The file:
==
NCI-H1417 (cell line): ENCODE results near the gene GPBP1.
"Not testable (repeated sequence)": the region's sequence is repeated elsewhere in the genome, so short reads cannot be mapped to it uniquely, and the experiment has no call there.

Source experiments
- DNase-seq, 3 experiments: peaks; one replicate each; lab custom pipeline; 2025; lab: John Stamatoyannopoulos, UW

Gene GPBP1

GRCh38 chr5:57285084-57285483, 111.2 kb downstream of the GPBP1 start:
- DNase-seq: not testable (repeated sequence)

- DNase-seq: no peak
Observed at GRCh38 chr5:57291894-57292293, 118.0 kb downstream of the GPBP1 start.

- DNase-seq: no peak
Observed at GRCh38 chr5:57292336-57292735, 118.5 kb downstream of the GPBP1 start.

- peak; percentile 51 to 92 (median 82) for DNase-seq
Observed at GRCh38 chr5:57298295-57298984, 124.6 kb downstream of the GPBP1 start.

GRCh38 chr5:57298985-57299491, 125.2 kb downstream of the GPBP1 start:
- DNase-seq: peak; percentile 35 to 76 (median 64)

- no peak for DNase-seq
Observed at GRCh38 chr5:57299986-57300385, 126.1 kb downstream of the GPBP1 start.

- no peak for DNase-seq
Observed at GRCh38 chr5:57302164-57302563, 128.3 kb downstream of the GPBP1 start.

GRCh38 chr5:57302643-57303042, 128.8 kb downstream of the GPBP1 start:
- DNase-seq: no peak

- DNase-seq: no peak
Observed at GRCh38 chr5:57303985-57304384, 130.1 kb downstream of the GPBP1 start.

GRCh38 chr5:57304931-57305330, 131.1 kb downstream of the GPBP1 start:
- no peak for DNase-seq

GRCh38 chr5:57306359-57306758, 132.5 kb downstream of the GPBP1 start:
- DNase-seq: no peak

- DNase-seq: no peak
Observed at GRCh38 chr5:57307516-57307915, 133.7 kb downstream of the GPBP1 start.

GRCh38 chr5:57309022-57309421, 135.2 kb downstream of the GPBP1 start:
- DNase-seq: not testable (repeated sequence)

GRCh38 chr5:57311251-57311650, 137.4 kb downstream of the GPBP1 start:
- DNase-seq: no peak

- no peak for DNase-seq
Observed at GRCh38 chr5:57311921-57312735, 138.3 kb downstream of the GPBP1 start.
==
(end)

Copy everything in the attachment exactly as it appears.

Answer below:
NCI-H1417 (cell line): ENCODE results near the gene GPBP1.
"Not testable (repeated sequence)": the region's sequence is repeated elsewhere in the genome, so short reads cannot be mapped to it uniquely, and the experiment has no call there.

Source experiments
- DNase-seq, 3 experiments: peaks; one replicate each; lab custom pipeline; 2025; lab: John Stamatoyannopoulos, UW

Gene GPBP1

GRCh38 chr5:57285084-57285483, 111.2 kb downstream of the GPBP1 start:
- DNase-seq: not testable (repeated sequence)

- DNase-seq: no peak
Observed at GRCh38 chr5:57291894-57292293, 118.0 kb downstream of the GPBP1 start.

- DNase-seq: no peak
Observed at GRCh38 chr5:57292336-57292735, 118.5 kb downstream of the GPBP1 start.

- peak; percentile 51 to 92 (median 82) for DNase-seq
Observed at GRCh38 chr5:57298295-57298984, 124.6 kb downstream of the GPBP1 start.

GRCh38 chr5:57298985-57299491, 125.2 kb downstream of the GPBP1 start:
- DNase-seq: peak; percentile 35 to 76 (median 64)

- no peak for DNase-seq
Observed at GRCh38 chr5:57299986-57300385, 126.1 kb downstream of the GPBP1 start.

- no peak for DNase-seq
Observed at GRCh38 chr5:57302164-57302563, 128.3 kb downstream of the GPBP1 start.

GRCh38 chr5:57302643-57303042, 128.8 kb downstream of the GPBP1 start:
- DNase-seq: no peak

- DNase-seq: no peak
Observed at GRCh38 chr5:57303985-57304384, 130.1 kb downstream of the GPBP1 start.

GRCh38 chr5:57304931-57305330, 131.1 kb downstream of the GPBP1 start:
- no peak for DNase-seq

GRCh38 chr5:57306359-57306758, 132.5 kb downstream of the GPBP1 start:
- DNase-seq: no peak

- DNase-seq: no peak
Observed at GRCh38 chr5:57307516-57307915, 133.7 kb downstream of the GPBP1 start.

GRCh38 chr5:57309022-57309421, 135.2 kb downstream of the GPBP1 start:
- DNase-seq: not testable (repeated sequence)

GRCh38 chr5:57311251-57311650, 137.4 kb downstream of the GPBP1 start:
- DNase-seq: no peak

- no peak for DNase-seq
Observed at GRCh38 chr5:57311921-57312735, 138.3 kb downstream of the GPBP1 start.